Placing sashing in a neutral color in between each block also creates a whole new effect. Sashing refers to strips of fabric placed between each block to create a frame-like effect, similar to window sashing. This allows your blocks to stand out without looking too crowded. It also serves the purpose of unifying all the colors on your quilt if you are making a scrap quilt.
By playing around with your blocks to see what different variations you can achieve you will see just how many versions of this nine patch quilt block can be created!
Disappearing Nine Patch
No post on a nine patch quilt block would be complete without mentioning the “Disappearing Nine Patch Block”. This one, to me, is almost magical in its illusion. It takes a little more time and effort, but creates such a different, complex-looking block, without needing any special skills!
You create your nine patch block exactly as explained previously. Then you slice your block horizontally and vertically. You will have four new pieces.
Now you rotate your top right and bottom left sections by 180 degrees. Then sew these four blocks together to create an extremely complex looking pattern. Once again you can experiment with the placement of these newly created blocks to design your finished quilt.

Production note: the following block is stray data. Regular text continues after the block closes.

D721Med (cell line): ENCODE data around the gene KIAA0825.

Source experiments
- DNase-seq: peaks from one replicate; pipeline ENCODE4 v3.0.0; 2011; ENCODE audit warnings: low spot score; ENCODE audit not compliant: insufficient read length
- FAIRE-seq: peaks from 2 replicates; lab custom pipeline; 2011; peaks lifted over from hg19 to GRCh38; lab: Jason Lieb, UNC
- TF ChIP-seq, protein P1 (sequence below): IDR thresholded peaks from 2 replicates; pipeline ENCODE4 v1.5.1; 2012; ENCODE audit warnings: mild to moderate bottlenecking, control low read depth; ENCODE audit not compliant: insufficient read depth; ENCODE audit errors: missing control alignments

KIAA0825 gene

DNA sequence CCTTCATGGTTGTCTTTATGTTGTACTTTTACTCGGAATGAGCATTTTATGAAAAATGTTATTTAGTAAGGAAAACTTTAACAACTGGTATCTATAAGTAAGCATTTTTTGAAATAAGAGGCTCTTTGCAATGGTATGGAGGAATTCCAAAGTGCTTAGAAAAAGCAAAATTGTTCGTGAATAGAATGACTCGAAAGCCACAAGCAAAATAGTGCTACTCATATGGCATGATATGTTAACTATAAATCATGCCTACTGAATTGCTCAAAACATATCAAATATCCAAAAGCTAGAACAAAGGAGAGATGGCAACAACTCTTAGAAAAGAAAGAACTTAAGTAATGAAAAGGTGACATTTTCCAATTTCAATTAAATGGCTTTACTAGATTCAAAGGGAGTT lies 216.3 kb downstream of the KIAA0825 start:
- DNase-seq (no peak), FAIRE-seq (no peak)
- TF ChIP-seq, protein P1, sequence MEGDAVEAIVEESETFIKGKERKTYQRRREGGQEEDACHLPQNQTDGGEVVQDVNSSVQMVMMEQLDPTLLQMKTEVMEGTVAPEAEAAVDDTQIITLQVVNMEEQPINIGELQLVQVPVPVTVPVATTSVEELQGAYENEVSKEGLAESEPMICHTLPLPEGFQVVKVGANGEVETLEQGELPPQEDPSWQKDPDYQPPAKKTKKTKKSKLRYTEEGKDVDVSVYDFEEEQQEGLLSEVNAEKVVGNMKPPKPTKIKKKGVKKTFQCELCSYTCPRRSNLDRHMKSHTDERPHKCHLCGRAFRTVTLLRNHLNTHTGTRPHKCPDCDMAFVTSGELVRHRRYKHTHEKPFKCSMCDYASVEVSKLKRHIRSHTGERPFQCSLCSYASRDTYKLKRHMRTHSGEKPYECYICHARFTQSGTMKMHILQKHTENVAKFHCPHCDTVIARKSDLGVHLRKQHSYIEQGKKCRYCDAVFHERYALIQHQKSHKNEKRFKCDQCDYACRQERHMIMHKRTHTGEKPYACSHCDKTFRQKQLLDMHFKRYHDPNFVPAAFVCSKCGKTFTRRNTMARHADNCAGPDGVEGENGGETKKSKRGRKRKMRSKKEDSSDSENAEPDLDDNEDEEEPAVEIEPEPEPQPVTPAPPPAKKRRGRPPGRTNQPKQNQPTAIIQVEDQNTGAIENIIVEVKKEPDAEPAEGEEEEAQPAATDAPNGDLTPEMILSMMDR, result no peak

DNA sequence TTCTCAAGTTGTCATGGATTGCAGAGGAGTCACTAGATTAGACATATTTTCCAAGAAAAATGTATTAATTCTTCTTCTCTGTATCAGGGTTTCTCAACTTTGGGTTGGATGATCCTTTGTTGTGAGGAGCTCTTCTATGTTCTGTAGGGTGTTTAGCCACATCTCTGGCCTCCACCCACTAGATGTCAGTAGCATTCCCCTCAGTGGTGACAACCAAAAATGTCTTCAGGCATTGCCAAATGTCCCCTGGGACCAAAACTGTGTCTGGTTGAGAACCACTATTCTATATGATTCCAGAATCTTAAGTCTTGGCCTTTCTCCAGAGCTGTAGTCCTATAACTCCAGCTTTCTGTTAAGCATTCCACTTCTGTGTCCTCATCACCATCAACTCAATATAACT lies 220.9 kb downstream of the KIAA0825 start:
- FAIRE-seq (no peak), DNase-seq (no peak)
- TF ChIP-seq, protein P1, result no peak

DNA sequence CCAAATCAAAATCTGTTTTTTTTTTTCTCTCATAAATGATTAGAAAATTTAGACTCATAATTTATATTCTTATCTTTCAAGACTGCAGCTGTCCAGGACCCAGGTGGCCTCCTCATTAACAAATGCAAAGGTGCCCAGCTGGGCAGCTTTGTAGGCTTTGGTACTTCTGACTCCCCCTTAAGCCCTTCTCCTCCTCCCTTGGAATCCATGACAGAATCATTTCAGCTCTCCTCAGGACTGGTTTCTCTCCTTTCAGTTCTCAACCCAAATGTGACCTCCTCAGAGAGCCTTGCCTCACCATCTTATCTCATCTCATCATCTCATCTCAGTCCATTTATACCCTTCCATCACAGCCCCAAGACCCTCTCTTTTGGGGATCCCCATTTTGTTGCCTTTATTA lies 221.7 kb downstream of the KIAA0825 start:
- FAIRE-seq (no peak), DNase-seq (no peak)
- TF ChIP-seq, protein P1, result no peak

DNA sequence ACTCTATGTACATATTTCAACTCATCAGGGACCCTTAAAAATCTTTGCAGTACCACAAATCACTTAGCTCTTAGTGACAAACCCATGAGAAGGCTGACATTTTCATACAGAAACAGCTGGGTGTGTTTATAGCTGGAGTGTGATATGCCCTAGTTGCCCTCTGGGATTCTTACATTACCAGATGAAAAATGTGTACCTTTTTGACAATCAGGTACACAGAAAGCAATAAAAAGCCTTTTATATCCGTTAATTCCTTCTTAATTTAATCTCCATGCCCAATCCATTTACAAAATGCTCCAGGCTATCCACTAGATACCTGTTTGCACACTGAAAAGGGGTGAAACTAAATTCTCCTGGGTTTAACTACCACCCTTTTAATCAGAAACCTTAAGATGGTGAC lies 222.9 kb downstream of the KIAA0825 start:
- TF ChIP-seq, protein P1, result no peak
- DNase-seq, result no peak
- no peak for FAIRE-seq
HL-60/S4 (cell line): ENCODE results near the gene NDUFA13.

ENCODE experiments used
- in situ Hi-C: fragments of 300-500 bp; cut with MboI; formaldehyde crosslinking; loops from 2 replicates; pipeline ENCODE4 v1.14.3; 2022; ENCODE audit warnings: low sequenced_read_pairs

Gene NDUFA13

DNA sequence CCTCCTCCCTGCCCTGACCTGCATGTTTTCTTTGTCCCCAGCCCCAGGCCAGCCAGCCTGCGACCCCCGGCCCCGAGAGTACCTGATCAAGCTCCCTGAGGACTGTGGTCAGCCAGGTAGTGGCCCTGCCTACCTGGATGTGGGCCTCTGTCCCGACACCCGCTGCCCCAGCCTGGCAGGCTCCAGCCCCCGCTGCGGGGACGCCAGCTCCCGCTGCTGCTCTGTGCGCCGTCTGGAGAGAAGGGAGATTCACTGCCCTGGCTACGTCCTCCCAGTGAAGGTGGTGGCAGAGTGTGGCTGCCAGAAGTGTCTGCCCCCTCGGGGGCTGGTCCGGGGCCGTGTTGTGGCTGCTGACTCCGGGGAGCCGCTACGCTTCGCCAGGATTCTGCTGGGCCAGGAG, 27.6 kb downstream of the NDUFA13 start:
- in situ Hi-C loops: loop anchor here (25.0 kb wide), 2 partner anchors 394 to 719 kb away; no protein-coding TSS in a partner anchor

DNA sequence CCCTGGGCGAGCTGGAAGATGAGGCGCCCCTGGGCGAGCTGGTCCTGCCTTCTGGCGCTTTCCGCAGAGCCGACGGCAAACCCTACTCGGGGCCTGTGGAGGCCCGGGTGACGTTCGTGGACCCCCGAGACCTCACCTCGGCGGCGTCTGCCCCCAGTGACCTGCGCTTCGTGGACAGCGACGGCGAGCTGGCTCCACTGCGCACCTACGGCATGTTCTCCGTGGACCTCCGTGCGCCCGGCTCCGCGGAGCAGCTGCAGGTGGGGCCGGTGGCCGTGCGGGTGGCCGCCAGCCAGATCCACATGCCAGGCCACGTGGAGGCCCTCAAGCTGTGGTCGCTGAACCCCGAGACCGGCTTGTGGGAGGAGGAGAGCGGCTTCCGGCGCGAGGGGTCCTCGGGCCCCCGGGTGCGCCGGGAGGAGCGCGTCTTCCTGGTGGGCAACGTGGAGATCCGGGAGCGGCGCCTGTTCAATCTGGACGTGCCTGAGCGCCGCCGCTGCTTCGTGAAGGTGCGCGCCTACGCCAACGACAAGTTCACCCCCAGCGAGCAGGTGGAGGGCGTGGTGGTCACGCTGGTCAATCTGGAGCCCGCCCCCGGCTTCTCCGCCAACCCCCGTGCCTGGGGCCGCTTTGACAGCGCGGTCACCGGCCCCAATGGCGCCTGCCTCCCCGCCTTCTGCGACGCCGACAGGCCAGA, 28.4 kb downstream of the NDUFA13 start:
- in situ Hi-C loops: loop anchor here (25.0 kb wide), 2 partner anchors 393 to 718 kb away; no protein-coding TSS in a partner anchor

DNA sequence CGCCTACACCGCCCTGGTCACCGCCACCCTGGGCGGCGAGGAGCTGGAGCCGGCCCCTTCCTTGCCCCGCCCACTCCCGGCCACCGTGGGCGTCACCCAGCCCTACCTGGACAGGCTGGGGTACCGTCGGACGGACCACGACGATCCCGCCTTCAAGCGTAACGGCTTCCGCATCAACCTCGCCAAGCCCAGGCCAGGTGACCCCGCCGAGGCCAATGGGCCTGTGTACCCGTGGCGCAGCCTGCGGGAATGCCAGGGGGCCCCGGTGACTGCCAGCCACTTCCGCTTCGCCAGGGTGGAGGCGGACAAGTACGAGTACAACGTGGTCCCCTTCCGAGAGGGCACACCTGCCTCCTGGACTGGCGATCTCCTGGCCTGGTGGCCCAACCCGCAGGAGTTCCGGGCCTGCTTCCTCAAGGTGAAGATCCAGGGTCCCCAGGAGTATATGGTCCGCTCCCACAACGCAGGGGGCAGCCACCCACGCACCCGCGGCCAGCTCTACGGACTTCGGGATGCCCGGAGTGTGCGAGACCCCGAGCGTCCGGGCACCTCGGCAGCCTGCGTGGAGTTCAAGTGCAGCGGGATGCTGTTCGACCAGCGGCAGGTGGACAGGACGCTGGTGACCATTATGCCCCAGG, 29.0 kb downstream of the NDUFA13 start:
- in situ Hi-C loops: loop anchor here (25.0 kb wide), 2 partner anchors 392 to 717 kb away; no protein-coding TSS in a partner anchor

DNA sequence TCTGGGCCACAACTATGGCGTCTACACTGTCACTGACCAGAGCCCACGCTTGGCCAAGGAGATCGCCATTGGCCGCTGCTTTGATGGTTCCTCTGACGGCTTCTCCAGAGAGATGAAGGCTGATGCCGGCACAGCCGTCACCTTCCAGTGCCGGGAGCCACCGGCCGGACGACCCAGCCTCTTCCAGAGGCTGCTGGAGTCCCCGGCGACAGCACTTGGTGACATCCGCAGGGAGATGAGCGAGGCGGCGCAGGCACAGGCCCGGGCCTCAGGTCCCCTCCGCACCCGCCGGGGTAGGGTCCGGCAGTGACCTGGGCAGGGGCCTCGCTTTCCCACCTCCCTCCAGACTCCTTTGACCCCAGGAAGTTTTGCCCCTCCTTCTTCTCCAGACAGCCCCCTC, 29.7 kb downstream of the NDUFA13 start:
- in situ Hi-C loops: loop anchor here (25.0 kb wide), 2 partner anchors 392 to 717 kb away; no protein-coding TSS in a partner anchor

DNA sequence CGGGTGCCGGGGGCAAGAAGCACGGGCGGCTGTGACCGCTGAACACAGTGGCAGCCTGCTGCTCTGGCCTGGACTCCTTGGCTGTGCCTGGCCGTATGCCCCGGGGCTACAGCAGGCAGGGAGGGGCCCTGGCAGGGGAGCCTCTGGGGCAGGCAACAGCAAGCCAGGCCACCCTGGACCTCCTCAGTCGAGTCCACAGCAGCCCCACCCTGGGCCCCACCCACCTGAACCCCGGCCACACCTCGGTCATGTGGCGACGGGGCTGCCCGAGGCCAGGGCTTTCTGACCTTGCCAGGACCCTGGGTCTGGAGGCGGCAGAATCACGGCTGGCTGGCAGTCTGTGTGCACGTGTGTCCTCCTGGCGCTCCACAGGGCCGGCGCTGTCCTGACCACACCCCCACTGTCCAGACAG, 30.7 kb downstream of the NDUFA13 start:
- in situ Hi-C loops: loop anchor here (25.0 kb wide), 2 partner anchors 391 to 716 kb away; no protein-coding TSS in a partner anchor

You can also cut your nine patch diagonally, and rotate these triangles to form yet another complex pattern.
After reading this, you will have a lot of food for thought about patchwork! It is really fascinating how your choice of color and placement can make such a difference to your final quilt.
What To Make With A Nine Patch Quilt Block?
- Use your experimental practice squares for the nine patch quilt block (once padded and quilted with batting) as hot pads in the kitchen.
- A lovely idea for a table runner is to place a nine patch block on either side of an embroidered panel. You can embroider your own central block, or use a vintage piece of embroidery, cut to size.
- Create a nine patch quilt block lap quilt to keep you warm on winter evenings.
- Make a throw to cover your furniture, either as a washable cover (easier than upholstery cleaning), or to cover old and worn furniture.
Nine Patch Quilt Block - In Conclusion
Have fun playing around with this nine patch quilt block. It really lends itself to experimentation!
Cut with hope
Stitch with grace
Quilt with dreams
Bind with laughter
Share with love.
Enjoy your creative time!